There have also been cyber attacks (Stuxnet) by the Americans and the killing of some of Iran’s key scientists, believed by the Iranians to have been engineered by the Israelis. While Iran’s nuclear programme enjoys widespread domestic support, what has really hurt the Iranians are the crippling economic sanctions the country has faced from the US and its European allies. These sanctions have led to a shrinking of its oil exports and spiralling inflation. They have been crucial factors compelling Iran to seek a negotiated end to sanctions, without giving up its inherent right to enrich uranium that it enjoys under the NPT.

Crucially, the US can now afford to review its policies in the Middle East. American dependence on oil imports from the Persian Gulf has ended, its oil production will exceed that of Saudi Arabia in the next five years and the US is set to become a significant exporter of natural gas.

These developments are taking place at a time when virtually the entire Islamic world is being torn apart by Shia-Sunni tensions and Arab-Persian rivalries. The emergence of Saudi backing for al-Qaeda-linked Salafi extremists in Iraq and Syria is not exactly comforting for the international community, as the Americans prepare to pull out of Afghanistan. While the Obama Administration may make soothing noises to placate ruffled feathers in Riyadh and Jerusalem, rapprochement with Iran does widen its options in the Muslim World, at a time when the Iranian Foreign Minister Mohammad Javad Sharif proclaims that Shia-Sunni tensions are ‘the most serious threat not only to the region but to the world at large’. But, it would be unrealistic to expect that negotiations between the P5 and Germany on the one hand, and the Iranians on the other will produce any immediate end to the Iranian nuclear impasse. The Israelis and Saudis, who wield immense clout in the Republican right wing, the US Congress and in many European capitals, will spare no effort to secure support for conditions that the Iranians would not agree to.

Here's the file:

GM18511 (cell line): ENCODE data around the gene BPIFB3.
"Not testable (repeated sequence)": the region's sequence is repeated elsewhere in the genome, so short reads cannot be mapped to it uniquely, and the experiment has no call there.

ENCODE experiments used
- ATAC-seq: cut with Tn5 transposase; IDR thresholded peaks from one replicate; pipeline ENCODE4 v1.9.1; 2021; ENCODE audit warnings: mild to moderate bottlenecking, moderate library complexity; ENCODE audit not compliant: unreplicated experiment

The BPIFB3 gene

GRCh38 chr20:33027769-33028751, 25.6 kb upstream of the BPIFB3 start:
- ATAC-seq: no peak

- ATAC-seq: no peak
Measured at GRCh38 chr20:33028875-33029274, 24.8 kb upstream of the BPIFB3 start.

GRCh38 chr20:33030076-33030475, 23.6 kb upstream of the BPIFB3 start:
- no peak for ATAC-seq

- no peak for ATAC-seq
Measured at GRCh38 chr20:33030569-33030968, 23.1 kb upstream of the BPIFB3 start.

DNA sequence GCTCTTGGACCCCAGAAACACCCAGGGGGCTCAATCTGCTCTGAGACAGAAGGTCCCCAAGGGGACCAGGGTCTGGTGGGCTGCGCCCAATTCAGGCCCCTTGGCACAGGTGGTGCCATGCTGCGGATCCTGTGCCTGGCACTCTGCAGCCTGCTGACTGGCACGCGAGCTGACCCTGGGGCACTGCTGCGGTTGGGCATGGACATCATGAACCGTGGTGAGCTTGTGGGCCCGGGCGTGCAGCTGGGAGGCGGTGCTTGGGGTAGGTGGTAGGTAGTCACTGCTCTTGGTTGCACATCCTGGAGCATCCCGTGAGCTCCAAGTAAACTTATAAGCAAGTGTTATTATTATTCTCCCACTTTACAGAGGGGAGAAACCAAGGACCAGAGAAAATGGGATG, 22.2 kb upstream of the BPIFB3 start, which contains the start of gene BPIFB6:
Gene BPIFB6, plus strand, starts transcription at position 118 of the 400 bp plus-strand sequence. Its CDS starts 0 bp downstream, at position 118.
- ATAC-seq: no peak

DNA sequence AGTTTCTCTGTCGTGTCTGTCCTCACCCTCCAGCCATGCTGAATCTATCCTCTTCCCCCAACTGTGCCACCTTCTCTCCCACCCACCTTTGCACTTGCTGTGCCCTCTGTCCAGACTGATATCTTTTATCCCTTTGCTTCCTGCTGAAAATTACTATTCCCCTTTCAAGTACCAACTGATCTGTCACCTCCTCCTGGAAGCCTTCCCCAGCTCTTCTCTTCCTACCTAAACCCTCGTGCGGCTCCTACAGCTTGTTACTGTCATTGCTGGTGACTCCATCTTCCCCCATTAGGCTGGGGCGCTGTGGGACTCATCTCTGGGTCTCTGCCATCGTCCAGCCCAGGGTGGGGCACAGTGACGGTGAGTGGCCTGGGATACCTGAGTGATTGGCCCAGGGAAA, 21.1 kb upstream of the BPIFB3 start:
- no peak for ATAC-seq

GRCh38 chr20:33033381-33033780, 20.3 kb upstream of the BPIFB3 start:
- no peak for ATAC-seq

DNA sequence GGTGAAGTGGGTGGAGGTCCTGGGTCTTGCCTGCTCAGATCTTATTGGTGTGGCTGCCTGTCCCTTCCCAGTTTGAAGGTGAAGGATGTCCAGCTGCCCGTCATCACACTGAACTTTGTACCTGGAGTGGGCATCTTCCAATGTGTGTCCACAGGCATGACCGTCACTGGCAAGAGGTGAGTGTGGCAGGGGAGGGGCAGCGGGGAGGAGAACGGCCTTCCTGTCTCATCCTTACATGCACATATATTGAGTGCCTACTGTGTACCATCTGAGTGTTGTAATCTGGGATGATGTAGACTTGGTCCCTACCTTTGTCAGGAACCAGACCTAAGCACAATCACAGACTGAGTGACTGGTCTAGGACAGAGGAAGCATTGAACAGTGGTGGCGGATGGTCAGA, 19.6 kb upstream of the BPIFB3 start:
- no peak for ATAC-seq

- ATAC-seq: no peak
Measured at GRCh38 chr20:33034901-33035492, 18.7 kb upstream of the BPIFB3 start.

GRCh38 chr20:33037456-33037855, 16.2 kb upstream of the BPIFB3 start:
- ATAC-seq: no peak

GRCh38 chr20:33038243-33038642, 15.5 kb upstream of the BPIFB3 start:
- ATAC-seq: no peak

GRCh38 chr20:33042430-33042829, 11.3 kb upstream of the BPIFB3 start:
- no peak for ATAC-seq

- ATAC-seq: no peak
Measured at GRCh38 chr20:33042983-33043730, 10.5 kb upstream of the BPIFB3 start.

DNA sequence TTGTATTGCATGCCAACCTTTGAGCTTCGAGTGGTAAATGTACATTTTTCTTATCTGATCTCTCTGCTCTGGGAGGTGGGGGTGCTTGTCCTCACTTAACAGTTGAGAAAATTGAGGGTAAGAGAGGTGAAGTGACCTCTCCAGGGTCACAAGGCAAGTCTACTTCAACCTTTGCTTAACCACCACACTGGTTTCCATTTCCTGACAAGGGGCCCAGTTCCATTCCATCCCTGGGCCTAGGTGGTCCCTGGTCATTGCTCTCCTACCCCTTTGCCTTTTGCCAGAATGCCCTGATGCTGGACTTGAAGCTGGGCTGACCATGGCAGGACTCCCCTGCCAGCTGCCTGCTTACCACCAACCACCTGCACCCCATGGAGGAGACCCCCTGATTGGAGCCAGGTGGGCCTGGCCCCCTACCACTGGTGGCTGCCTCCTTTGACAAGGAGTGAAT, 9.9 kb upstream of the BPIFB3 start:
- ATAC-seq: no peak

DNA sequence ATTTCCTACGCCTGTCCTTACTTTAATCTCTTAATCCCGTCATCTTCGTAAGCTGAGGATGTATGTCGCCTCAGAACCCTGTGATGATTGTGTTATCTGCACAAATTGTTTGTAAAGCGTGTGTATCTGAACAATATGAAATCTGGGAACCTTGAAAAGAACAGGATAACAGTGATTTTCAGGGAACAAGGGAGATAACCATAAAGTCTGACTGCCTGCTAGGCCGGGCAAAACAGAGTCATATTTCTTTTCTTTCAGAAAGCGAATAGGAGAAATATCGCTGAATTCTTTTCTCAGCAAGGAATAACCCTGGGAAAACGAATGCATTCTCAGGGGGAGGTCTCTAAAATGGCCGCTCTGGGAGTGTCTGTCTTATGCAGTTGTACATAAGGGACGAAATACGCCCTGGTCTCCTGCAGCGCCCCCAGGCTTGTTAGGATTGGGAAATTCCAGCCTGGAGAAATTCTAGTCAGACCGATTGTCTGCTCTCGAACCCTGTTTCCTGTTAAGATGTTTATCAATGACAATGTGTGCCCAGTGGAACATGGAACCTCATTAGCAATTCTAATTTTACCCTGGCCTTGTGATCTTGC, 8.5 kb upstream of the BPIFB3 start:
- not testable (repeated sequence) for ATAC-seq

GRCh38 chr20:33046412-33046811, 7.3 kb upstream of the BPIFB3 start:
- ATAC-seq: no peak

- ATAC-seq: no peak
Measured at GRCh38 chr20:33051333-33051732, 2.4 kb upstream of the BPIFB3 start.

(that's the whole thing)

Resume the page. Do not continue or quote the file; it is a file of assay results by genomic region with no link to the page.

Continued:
The Iranians are hard bargainers and will not unilaterally give any concessions, unless they are matched by a corresponding and simultaneous lifting of economic sanctions. Having already concluded an agreement with the IAEA, granting the IAEA access to its uranium mine and heavy water plant, Iran is unlikely to formally agree to yield to demands to stop construction of its new plutonium reactor. More importantly, given the continuing gridlock in Washington between the Obama Administration and a Republican dominated Senate, the Obama Administration will not find it easy to secure Congressional approval for easing sanctions on Iran, especially in the face of Israeli and Saudi opposition. It is not going to be easy for Iran and the US to end over three decades of mutual hostility and suspicion.